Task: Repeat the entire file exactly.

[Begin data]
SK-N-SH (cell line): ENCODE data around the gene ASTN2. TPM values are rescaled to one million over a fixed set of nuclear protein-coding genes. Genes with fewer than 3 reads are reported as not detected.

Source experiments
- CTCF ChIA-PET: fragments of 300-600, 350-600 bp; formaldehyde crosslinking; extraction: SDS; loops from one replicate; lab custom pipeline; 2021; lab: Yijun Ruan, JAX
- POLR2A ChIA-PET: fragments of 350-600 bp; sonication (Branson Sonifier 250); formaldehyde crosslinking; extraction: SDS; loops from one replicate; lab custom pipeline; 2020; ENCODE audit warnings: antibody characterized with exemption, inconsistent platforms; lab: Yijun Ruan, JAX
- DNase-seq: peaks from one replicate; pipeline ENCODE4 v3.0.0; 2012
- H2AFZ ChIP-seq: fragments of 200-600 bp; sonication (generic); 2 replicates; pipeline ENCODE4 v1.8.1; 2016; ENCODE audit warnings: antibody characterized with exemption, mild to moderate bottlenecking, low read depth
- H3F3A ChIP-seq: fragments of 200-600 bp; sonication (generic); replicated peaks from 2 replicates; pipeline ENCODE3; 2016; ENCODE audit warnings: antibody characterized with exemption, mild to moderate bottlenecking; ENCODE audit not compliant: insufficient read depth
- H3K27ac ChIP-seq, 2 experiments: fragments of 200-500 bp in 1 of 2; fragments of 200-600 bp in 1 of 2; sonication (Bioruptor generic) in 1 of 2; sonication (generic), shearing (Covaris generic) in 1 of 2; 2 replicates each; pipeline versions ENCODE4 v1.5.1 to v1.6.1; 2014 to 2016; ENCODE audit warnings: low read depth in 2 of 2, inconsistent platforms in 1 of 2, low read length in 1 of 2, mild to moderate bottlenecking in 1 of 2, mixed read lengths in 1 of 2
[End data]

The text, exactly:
SK-N-SH (cell line): ENCODE data around the gene ASTN2. TPM values are rescaled to one million over a fixed set of nuclear protein-coding genes. Genes with fewer than 3 reads are reported as not detected.

Source experiments
- CTCF ChIA-PET: fragments of 300-600, 350-600 bp; formaldehyde crosslinking; extraction: SDS; loops from one replicate; lab custom pipeline; 2021; lab: Yijun Ruan, JAX
- POLR2A ChIA-PET: fragments of 350-600 bp; sonication (Branson Sonifier 250); formaldehyde crosslinking; extraction: SDS; loops from one replicate; lab custom pipeline; 2020; ENCODE audit warnings: antibody characterized with exemption, inconsistent platforms; lab: Yijun Ruan, JAX
- DNase-seq: peaks from one replicate; pipeline ENCODE4 v3.0.0; 2012
- H2AFZ ChIP-seq: fragments of 200-600 bp; sonication (generic); 2 replicates; pipeline ENCODE4 v1.8.1; 2016; ENCODE audit warnings: antibody characterized with exemption, mild to moderate bottlenecking, low read depth
- H3F3A ChIP-seq: fragments of 200-600 bp; sonication (generic); replicated peaks from 2 replicates; pipeline ENCODE3; 2016; ENCODE audit warnings: antibody characterized with exemption, mild to moderate bottlenecking; ENCODE audit not compliant: insufficient read depth
- H3K27ac ChIP-seq, 2 experiments: fragments of 200-500 bp in 1 of 2; fragments of 200-600 bp in 1 of 2; sonication (Bioruptor generic) in 1 of 2; sonication (generic), shearing (Covaris generic) in 1 of 2; 2 replicates each; pipeline versions ENCODE4 v1.5.1 to v1.6.1; 2014 to 2016; ENCODE audit warnings: low read depth in 2 of 2, inconsistent platforms in 1 of 2, low read length in 1 of 2, mild to moderate bottlenecking in 1 of 2, mixed read lengths in 1 of 2